Correcting altered fatty acid metabolism in the brain of mice with Alzheimer's can reverse the cognitive deficits associated with the disease, reports a paper online in Nature Neuroscience. This work highlights a possible target for therapeutic intervention in patients with the disease.
Using a mouse model of Alzheimer's disease, Lennart Mucke and colleagues observed a specific increase in an omega-6 fatty acid, known as arachidonic acid, and also an increase in the product of its metabolism. Because Amyloid-beta peptide -- whose abnormal deposits are seen in Alzheimer's patients' brains -- affects the activation of an arachidonic acid-metabolizing enzyme, the researchers blocked the action of this enzyme. The mice then showed significant improvement in some learning and memory tasks.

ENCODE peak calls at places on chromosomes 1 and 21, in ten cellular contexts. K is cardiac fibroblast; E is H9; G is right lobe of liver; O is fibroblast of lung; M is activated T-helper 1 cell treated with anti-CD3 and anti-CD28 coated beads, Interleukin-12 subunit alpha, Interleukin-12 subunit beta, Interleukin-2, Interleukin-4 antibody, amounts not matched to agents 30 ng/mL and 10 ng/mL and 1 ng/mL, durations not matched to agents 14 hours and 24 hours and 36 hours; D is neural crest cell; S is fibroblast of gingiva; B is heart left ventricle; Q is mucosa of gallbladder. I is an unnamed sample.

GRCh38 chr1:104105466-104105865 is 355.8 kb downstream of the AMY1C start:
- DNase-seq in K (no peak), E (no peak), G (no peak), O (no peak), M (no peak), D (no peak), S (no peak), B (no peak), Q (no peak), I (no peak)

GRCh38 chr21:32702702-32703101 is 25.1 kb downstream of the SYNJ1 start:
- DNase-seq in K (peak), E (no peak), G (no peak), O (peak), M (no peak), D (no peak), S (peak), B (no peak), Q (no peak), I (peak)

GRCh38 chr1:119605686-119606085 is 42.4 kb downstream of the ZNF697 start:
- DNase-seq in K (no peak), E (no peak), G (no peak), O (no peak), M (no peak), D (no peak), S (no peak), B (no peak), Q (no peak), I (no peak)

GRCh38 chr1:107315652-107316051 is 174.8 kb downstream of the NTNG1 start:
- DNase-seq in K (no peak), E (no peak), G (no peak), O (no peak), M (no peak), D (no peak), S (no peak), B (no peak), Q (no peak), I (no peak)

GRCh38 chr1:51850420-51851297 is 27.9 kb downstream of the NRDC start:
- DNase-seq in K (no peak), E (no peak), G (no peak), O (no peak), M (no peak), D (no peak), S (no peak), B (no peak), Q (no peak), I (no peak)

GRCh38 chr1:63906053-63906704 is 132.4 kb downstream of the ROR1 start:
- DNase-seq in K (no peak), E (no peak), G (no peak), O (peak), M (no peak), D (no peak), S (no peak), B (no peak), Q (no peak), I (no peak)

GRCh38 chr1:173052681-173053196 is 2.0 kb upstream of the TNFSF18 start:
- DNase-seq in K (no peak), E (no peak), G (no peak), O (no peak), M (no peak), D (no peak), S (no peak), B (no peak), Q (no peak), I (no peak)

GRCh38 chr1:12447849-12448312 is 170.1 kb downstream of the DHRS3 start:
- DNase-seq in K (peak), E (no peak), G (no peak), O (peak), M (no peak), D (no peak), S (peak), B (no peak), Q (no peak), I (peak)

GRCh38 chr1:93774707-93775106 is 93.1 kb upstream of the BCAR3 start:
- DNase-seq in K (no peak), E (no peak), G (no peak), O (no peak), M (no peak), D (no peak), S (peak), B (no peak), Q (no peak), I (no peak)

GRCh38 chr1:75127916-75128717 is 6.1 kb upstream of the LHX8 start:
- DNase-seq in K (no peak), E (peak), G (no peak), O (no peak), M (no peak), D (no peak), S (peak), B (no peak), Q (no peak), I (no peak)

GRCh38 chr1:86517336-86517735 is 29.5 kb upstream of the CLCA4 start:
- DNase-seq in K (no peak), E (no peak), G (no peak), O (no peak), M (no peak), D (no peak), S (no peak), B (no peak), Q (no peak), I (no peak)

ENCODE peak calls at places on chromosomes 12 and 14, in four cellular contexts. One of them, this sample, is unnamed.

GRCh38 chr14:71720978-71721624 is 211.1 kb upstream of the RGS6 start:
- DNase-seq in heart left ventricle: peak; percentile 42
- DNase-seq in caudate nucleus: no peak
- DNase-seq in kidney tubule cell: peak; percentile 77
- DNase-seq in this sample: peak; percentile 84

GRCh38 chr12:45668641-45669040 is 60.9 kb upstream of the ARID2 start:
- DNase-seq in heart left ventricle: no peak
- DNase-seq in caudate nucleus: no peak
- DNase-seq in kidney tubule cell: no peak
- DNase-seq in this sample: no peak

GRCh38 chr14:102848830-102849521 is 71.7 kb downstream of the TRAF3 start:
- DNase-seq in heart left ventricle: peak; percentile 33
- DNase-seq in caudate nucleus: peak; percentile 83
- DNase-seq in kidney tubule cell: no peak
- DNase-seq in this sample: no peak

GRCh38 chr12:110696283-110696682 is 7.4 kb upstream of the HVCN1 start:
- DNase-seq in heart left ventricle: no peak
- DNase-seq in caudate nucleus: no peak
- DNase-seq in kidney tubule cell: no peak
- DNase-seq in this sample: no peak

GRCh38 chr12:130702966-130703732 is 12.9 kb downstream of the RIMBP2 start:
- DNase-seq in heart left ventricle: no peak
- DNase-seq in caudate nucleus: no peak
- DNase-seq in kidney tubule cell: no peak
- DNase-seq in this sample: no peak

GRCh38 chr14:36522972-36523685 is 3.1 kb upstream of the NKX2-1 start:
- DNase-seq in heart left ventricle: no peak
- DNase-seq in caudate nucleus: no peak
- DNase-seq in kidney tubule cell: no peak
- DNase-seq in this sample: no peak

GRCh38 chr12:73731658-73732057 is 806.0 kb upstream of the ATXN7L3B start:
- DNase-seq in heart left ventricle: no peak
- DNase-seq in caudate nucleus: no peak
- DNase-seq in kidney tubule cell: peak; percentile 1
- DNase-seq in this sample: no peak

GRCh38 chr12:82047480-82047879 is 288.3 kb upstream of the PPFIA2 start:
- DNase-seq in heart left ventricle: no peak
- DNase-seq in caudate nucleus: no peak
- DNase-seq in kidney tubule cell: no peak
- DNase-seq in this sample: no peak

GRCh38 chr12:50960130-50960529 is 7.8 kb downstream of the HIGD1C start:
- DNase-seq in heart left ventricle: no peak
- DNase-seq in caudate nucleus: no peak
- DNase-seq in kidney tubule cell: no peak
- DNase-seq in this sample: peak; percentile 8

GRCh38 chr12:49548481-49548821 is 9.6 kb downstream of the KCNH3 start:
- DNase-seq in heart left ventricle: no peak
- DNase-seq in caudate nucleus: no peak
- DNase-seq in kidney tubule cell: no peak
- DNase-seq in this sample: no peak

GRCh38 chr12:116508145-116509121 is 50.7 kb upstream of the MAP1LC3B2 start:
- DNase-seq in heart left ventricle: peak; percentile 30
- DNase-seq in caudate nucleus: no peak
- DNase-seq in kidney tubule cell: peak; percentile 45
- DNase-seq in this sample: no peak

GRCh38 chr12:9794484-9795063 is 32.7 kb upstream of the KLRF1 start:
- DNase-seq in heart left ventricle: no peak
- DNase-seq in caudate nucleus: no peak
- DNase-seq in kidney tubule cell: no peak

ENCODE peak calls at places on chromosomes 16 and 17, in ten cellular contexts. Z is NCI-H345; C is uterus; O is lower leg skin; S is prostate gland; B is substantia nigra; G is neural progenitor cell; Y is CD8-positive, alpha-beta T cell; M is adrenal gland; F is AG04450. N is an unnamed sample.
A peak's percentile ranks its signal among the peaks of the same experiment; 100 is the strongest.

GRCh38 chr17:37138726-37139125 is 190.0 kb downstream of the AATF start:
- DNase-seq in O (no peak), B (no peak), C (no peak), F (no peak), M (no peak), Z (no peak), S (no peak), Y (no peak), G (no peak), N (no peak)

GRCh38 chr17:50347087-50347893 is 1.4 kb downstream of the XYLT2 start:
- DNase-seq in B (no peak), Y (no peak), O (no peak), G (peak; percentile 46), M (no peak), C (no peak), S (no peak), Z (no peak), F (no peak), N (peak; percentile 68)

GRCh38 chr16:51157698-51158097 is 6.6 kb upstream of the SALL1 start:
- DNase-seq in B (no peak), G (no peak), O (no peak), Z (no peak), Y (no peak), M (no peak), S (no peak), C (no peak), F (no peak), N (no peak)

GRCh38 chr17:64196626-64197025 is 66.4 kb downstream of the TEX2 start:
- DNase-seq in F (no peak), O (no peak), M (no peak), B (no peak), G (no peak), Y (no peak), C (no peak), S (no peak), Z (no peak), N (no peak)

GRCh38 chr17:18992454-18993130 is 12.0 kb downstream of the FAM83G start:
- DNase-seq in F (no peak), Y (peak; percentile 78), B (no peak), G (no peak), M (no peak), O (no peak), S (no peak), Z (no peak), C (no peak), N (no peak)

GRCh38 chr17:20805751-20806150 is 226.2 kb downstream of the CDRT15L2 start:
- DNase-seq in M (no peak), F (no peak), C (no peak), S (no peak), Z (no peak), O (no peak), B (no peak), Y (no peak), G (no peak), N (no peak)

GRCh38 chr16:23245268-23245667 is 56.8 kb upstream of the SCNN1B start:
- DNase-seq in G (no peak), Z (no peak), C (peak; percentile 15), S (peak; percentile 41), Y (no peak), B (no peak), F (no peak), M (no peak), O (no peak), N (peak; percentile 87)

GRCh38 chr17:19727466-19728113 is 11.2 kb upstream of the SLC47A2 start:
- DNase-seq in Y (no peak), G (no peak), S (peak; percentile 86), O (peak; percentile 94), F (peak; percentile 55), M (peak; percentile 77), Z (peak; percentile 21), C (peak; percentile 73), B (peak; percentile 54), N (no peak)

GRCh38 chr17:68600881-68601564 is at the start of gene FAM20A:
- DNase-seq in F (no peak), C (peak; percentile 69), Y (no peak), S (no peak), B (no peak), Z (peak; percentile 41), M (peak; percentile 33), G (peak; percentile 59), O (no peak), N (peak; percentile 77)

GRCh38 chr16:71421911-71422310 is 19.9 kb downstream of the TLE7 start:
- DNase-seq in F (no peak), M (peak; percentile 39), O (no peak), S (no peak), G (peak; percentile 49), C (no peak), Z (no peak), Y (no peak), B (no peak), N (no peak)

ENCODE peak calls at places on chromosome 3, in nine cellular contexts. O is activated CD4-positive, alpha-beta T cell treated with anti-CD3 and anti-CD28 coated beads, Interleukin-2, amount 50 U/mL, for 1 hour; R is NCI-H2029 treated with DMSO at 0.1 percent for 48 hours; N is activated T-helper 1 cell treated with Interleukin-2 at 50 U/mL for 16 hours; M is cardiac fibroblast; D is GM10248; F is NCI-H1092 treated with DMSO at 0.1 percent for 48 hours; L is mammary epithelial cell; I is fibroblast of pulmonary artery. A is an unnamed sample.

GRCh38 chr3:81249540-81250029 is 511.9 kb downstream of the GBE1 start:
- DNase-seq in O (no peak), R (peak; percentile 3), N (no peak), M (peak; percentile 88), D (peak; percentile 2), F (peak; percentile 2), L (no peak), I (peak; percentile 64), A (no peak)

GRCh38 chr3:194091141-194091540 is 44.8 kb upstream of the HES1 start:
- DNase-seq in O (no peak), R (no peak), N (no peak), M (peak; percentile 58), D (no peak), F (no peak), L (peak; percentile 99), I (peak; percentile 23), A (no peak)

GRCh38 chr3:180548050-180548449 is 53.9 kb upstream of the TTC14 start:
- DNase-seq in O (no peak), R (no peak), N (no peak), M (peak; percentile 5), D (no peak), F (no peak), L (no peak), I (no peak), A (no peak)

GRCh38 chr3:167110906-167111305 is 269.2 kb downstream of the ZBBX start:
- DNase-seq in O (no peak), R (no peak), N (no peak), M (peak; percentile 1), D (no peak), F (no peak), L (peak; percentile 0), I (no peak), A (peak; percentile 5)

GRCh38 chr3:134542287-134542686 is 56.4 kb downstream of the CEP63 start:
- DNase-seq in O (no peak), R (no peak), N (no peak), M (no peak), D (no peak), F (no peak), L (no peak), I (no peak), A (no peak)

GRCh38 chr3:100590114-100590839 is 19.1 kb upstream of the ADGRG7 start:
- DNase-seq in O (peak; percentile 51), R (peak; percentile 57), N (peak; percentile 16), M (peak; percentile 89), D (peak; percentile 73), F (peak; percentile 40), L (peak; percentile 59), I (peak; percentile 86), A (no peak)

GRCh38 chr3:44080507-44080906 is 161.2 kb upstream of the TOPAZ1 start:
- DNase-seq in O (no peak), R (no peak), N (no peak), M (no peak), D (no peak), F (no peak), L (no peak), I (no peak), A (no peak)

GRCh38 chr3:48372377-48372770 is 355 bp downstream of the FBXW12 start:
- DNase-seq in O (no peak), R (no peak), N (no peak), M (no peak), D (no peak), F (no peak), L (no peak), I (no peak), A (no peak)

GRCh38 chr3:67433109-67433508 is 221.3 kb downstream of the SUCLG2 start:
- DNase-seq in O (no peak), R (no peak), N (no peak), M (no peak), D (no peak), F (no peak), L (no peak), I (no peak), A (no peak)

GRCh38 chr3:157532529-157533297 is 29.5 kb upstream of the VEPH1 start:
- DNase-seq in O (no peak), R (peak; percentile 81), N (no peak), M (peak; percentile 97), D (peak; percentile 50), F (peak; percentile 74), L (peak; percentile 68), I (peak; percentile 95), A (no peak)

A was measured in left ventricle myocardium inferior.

Lennart Mucke (Gladstone Institute of Neurological Disease, San Francisco, CA, USA)
Rene Sanchez-Mejia (Harvard Medical School, Boston, MA, USA) Co-author
Abstract available online.(C) Nature Neuroscience press release.
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